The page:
We Should Connect Adaptation and Mitigation in New York City and Around the World

Connecting Adaptation and Mitigation in New York City and Around the World

Solar energy as part of the response to a climate disaster. www.smartplanet.com

When addressing climate change, we should look for every opportunity to implement solutions that help communities adapt to unavoidable climate change while simultaneously building their capacity to reduce greenhouse gas emissions.

Unfortunately, all too often, adaptation and mitigation of climate change are viewed as competing or even mutually exclusive priorities.

Reactions to New York Mayor Bloomberg’s recently announced $20 billion climate change adaptation plan  illustrate this sort of response. Take for example this framing, from an opinion piece by Dana Milbank in the Washington Post:

“Among climate-change activists, the realization is spreading that the combination of political inaction on greenhouse gases, plentiful new petroleum supplies and accelerating changes in weather patterns means there is no escaping more life-altering floods, droughts and fires. Although ongoing efforts to reduce carbon emissions could mitigate even worse catastrophe, momentum has shifted in part to preparing for the inevitable consequences of a warmer planet.”

That’s a shift that we can’t allow to happen because it will not be feasible to adapt to unmitigated climate change, which will bring with it too much warming, much too fast.

The good news is that mitigation and adaptation don’t have to be mutually exclusive.  Problems are often interconnected but so are solutions, as Donella Meadows wrote.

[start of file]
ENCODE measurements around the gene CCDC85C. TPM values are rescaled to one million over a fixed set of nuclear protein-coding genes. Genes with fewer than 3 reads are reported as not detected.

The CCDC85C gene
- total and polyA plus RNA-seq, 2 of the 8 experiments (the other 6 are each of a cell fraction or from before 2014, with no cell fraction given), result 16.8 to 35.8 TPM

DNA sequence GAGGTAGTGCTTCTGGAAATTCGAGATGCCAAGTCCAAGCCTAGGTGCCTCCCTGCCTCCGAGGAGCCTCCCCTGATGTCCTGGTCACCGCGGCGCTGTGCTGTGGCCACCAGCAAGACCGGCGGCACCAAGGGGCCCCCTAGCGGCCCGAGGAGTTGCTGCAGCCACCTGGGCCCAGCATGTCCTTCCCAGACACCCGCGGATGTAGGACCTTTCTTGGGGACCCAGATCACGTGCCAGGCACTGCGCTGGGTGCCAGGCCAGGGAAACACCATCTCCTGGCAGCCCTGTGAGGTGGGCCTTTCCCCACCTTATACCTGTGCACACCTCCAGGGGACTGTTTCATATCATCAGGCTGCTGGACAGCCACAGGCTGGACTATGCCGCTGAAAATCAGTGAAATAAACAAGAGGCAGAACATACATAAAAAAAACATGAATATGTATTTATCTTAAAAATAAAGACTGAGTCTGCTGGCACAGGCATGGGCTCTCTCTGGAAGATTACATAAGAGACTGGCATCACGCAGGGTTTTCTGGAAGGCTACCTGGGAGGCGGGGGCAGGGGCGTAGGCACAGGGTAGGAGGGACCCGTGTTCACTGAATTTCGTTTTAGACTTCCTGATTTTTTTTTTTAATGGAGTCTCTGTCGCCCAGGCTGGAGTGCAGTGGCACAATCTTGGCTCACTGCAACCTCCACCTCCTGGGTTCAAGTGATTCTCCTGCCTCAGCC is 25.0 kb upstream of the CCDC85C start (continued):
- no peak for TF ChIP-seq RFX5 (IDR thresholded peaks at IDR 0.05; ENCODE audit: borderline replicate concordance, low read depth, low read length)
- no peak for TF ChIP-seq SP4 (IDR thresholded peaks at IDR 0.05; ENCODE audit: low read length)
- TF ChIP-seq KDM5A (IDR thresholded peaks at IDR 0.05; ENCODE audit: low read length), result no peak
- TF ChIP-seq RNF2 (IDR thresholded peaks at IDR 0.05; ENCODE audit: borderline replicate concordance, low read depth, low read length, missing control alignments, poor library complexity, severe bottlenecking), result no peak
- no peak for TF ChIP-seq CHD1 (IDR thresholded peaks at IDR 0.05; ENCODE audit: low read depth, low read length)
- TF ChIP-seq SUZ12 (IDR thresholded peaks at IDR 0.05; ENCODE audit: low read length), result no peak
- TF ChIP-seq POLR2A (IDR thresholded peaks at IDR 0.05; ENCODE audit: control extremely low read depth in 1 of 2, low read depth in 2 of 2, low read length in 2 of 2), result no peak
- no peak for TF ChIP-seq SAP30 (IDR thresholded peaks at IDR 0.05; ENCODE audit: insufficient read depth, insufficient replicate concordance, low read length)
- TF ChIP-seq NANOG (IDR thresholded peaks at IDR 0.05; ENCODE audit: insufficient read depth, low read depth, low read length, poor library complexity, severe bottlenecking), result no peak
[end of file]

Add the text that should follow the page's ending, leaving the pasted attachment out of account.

In fact, identifying solutions that serve adaptation and mitigation is an underlying goal of several systems modeling studies at Climate Interactive (including projects on disaster risk reduction in Africa, and green infrastructure in the US). These projects are inspired by people around the world who are showing that we can prepare for unavoidable climate change while also taking action to stop root cause of future climate change. Here are a few examples, and we’d be very interested to hear of others you’ve observed or participated in:

– Ecosystem based adaptation — which restores wetlands, forests, mangroves, and shorelines to protect against flooding and storm surges  — simultaneously protects against climate impacts, sequesters carbon, and helps reinforce the mindset that human beings depend on a living planet for their survival, a mindset that can help build commitment to the tough choices required to address the root causes of climate change.

– Community organizing and connecting people to their neighbors helps create networks that allow for rapid response in a disaster and can also build the sense of empowerment needed to accomplish politically difficult tasks, like putting limits on greenhouse gas pollution.

–Incorporating distributed renewable energy into the energy mix of a community helps the lights stay on in a disaster and builds familiarity and comfort with new clean energy sources.

In addition to New York’s big new adaptation plan, the city has the ambitious mitigation goal of reducing emissions 30% by 2030. With their serious efforts on both fronts, let’s hope that New Yorkers will discover and share with the rest of us the state of art for blending adaptation and mitigation in mutually enhancing ways.

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  1. If our leaders don’t act, we must create the change we need by electing new leaders who will. We can do it. We’ve done harder things before. But we have to act, now–MIT’s John Sterman is one of the world’s leading experts on systems thinking says:

    […] meaningful steps to build resilience and security throughout the nation.” There are potential synergies between adaptation and mitigation, and these should be exploited. For example, the RC4A recognizes […]

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